Sep 18, 2015

Alice in Zombieland

She won't rest until she's sent every walking corpse back to its grave.  Forever.

Had anyone told Alice Bell that her entire life would change course between one heartbeat and the next, she would have laughed.  From blissful to tragic, innocent to ruined?  Please.  But that's all it took.  One heartbeat.  A blink, a breath, a second, and everything she knew and loved was gone.

Her father was right.  The monsters are real.

To avenge her family, Ali must learn to fight the undead.  To survive, she must learn to trust the baddest of the bad boys, Cole Holland.  But Cole has secrets of his own, and if Ali isn't careful, those secrets might just prove to be more dangerous than the zombies.

Yes, there are zombies.  Yes, there are elements of Alice in Wonderland.  No, this is not Alice in Wonderland with zombies thrown in.  Although a book like that does exist (Alice in Zombieland by Nickolas Cook - I don't recommend it). 

Alice in Zombieland by Gena Showalter
Alice in Zombieland by Gena Showalter

Gena Showalter has put a fresh spin on zombies and Alice, much to my delight.  I originally found this book, after reading the other Alice in Zombieland, and picked it up hoping that it would be more of the book I wanted to read, rather than the one I actually read (can you tell I was not impressed?).  This time, I wasn't let down. 

Although it's based on Alice in Wonderland to a degree, I'll be honest with you - I can't pick out most of the counterparts.  Obviously, there's Alice.  Her best friend is Kat, so that one wasn't hard.  And then, at least in my mind, Cole is the Hatter.  Other than that I'm not sure who would be who.  And the really great part is that it doesn't matter.  This is a story built on its own foundations, and even if you had never heard of Alice in Wonderland, it would still hold up. 

The zombies are even better.  They're not your typical undead-eat flesh-shambling killing machines.  In Alice's world, most people can't see zombies and have no idea they even exist.  These zombies exist in the spirit world, which makes for an interesting way of dealing with and fighting them.  People in the physical world are still in danger, only they have no idea what that danger is.  Alice and her friends are a group of slayers, who have the ability to fight the zombies in their natural habitat.  This ability is something that, while not rare, is also not rampant among the population and sets them apart.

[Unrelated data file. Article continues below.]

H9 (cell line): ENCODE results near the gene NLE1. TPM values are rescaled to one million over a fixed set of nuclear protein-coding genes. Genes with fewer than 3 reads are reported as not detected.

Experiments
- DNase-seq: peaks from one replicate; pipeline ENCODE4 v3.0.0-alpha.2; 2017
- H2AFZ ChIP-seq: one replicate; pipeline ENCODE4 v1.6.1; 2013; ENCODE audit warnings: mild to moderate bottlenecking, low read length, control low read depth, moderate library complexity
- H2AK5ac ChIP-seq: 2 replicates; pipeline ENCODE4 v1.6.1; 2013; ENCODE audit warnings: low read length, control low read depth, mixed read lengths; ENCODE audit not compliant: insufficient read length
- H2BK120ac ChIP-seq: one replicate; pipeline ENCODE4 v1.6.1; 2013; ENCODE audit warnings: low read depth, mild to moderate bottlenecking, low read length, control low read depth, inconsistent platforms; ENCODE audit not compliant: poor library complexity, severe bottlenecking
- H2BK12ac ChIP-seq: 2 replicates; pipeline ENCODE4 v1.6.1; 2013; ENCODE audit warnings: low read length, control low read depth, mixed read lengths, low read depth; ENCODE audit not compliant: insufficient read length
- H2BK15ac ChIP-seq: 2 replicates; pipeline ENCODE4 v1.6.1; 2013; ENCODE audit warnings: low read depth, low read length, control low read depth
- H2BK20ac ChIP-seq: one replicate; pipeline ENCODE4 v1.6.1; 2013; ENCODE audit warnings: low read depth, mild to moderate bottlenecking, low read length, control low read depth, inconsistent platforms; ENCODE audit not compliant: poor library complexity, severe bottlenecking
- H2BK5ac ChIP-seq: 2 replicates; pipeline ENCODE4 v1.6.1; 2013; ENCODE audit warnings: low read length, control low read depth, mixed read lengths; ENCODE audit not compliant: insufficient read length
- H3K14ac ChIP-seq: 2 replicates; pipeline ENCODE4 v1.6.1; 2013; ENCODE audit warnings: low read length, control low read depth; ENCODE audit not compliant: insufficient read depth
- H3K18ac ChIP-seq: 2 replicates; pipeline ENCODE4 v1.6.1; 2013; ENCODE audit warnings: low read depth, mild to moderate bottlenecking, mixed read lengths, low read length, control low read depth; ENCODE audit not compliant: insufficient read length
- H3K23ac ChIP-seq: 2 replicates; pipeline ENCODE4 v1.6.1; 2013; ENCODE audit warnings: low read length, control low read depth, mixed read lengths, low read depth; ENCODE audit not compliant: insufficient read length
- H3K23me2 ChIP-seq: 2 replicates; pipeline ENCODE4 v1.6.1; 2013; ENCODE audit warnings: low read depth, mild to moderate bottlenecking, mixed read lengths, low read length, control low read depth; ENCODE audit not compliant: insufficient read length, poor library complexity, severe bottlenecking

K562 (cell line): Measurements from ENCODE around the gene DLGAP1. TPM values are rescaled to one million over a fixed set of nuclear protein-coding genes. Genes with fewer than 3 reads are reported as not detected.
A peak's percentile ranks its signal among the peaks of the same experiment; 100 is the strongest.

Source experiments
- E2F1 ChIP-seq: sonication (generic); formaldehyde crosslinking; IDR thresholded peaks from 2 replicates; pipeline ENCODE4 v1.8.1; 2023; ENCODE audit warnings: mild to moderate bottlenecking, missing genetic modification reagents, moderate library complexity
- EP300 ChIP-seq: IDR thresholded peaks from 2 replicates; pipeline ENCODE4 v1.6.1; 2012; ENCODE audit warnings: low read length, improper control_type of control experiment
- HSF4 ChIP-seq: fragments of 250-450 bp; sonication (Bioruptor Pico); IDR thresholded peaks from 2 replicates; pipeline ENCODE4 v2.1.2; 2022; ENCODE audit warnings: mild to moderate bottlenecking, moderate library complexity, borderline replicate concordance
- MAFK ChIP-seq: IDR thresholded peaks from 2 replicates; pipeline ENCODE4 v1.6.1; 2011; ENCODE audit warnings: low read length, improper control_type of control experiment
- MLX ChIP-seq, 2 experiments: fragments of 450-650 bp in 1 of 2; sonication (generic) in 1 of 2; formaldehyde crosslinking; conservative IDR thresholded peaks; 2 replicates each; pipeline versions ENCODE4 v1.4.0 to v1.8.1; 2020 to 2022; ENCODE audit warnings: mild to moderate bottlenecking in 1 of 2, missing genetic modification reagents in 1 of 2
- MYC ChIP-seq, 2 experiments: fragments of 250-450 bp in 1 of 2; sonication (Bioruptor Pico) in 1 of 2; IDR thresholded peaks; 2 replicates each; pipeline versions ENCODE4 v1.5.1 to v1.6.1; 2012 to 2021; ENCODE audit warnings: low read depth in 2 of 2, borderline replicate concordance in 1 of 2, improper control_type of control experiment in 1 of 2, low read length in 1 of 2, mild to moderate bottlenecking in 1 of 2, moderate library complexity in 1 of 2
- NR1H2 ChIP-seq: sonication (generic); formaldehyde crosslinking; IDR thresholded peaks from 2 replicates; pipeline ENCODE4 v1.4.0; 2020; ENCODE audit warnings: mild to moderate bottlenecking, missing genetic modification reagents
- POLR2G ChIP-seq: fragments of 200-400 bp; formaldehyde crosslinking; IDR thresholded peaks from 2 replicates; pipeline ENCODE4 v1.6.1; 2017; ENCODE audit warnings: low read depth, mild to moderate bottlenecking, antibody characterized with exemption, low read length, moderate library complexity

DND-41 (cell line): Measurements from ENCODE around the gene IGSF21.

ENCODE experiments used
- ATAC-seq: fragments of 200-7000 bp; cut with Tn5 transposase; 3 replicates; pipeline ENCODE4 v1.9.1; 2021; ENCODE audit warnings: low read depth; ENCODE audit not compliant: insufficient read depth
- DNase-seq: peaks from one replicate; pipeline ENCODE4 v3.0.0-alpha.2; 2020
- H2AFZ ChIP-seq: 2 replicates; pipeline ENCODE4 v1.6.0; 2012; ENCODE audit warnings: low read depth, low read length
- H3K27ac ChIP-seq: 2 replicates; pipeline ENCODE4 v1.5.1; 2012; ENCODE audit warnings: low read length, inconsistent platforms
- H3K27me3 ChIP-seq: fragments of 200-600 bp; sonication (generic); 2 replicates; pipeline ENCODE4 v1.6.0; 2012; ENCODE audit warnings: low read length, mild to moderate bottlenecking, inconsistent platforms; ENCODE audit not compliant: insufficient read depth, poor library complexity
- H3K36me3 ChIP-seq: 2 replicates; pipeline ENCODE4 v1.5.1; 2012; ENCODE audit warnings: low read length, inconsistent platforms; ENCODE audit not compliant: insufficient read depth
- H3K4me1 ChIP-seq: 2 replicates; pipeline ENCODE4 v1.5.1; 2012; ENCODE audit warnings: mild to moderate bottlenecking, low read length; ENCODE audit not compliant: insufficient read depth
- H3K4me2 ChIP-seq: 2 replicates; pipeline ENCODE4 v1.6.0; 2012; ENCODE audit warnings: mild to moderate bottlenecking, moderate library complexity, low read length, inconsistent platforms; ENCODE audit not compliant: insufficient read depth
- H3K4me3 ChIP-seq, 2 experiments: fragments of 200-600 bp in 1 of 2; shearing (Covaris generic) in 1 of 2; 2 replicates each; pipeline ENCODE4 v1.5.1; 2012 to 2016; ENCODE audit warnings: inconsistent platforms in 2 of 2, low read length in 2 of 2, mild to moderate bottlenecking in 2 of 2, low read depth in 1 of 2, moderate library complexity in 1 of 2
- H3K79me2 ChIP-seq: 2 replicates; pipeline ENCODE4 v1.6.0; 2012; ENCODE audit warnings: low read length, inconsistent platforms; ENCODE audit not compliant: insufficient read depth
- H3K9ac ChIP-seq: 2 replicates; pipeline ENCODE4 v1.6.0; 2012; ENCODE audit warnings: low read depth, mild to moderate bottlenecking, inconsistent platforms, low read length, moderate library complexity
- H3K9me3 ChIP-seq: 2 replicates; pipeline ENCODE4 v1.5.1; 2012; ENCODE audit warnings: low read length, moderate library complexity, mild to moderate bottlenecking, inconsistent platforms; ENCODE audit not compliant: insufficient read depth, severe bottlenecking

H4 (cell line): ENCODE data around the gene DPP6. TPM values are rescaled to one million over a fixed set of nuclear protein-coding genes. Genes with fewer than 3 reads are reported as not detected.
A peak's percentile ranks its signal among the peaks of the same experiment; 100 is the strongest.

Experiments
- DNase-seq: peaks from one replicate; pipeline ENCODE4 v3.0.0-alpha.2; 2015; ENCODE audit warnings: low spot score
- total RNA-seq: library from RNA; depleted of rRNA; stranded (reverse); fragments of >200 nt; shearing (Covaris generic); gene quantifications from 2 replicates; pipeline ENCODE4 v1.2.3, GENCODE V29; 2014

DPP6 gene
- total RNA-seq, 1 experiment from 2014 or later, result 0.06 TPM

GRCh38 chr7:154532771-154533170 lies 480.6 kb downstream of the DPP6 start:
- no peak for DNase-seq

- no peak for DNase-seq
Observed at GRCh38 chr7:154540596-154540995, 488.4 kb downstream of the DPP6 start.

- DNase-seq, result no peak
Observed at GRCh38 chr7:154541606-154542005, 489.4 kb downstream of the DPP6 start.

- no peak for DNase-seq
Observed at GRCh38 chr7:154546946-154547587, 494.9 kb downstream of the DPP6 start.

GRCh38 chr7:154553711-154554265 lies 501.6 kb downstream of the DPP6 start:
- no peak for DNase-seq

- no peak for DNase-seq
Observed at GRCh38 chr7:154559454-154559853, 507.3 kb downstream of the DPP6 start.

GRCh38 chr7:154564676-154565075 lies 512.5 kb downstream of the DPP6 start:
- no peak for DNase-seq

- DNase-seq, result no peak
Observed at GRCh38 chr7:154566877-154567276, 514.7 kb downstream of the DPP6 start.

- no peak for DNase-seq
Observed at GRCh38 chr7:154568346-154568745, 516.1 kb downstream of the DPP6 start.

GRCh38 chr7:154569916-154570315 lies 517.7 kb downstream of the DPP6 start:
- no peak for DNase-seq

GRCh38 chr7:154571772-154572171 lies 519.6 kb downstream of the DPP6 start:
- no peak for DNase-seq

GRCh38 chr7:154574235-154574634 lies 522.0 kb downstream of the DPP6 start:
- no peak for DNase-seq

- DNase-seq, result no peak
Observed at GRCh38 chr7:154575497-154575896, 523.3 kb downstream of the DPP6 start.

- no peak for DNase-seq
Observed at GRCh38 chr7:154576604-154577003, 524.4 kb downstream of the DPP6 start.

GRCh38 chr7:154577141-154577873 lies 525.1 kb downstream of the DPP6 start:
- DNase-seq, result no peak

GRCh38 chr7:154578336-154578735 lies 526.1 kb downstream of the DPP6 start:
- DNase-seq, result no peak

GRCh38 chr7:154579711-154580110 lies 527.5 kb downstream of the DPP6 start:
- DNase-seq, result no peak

Alice in Zombieland is also a young adult novel, so the main characters are all teenagers.  With teenagers comes a certain degree of angst, but it's handled well here.  I also find it believable for the most part, rather than overblown.  The teenagers act like teenagers, but they're still fully realized people.  Being a teenager is only one aspect of their lives, and the typical tropes aren't taking over the story even if they do show up. That being said, I do have a couple of things that I'm not fond of.  The story is set in modern day, and therefore the teenagers text - with all the abbreviations and acronyms and what not that is probably 100% typical.  However, I can't stand it.  I almost physically cringe when I read over the texts with too many 2's and U's.  My other issue is the reinforcement of how "bad" the bad boys are.  Not only do they look mean, but they have tattoos, and piercings, and more.  It's driven home and I feel we don't need so many reminders.  It is told from the point of view of a teenage girl though, so I guess maybe it's to be expected.

Overall, I thoroughly enjoyed Alice in Zombieland, and I'm excited to see how the story continues in Through the Zombie Glass.  Actually, I've already started reading it!   

Sep 16, 2015

Jurassic World vs. Jurassic Park

Jurassic Park

I went to the theater and saw Jurassic World with my nephew not long after it came out.  When we were leaving he asked me what I thought of it, and I replied with something akin to "It's not Jurassic Park."  He scoffed at me, as teenagers do, and we continued on our way.  I had trouble explaining to my nephew just what it was that was off for me, I just knew it wasn't Jurassic Park.  I didn't have the same feelings watching Jurassic World as I did with Jurassic Park.

Later, I went and saw Jurassic World again with my best friend, and at the end of the movie asked her what she thought and related the above anecdote.  She asked me what I meant, and I kind of thought here we go again, since I'd already had trouble explaining this difference once.  However, she understood what I was trying to explain, and was able to sum it up nicely.  Jurassic Park is a suspense movie, and Jurassic World is an action movie.